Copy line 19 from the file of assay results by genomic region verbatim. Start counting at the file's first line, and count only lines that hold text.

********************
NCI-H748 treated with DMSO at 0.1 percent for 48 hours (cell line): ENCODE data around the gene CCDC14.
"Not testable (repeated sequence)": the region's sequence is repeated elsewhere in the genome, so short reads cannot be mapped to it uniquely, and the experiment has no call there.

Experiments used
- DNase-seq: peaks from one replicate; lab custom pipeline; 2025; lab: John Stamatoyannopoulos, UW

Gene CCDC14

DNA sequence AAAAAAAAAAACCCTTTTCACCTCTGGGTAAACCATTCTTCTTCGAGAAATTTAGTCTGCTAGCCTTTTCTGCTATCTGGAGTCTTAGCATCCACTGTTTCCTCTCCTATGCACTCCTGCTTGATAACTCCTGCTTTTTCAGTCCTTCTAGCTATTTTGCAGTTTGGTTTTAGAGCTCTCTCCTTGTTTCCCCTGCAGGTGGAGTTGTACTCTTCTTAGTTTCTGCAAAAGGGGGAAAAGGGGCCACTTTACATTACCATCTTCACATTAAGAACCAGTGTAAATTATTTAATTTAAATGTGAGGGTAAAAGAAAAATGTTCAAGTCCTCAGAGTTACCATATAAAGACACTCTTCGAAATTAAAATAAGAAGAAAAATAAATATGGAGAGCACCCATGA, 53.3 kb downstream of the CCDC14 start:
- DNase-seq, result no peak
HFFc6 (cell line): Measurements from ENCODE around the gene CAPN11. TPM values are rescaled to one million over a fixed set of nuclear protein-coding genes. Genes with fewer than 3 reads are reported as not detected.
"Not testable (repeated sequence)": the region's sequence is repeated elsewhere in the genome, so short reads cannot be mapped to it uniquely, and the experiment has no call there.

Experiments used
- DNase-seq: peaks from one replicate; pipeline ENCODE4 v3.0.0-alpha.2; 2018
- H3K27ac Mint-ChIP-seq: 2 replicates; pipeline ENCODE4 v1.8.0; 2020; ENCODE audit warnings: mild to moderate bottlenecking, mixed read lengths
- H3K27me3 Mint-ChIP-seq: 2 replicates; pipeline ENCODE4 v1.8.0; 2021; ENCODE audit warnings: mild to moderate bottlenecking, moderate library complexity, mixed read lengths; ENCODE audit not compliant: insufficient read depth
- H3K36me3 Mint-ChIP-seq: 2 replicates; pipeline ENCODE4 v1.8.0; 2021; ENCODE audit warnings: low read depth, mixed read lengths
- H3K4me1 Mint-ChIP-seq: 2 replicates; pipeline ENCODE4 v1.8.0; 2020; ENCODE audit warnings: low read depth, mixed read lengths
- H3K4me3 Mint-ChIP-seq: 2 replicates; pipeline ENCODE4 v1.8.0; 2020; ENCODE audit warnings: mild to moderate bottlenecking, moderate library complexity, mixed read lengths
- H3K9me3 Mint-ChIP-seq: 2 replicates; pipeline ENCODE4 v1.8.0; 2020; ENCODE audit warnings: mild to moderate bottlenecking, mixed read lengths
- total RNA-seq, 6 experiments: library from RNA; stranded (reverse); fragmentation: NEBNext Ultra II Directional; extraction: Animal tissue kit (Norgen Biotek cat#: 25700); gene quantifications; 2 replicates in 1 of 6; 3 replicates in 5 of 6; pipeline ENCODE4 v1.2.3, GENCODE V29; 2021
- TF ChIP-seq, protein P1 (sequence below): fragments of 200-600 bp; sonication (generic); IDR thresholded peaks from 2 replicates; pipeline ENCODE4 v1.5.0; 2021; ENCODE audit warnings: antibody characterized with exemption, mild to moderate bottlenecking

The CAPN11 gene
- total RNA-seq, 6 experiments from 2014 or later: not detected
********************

- TF ChIP-seq, protein P1 (sequence below): fragments of 200-600 bp; sonication (generic); IDR thresholded peaks from 2 replicates; pipeline ENCODE4 v1.5.0; 2021; ENCODE audit warnings: antibody characterized with exemption, mild to moderate bottlenecking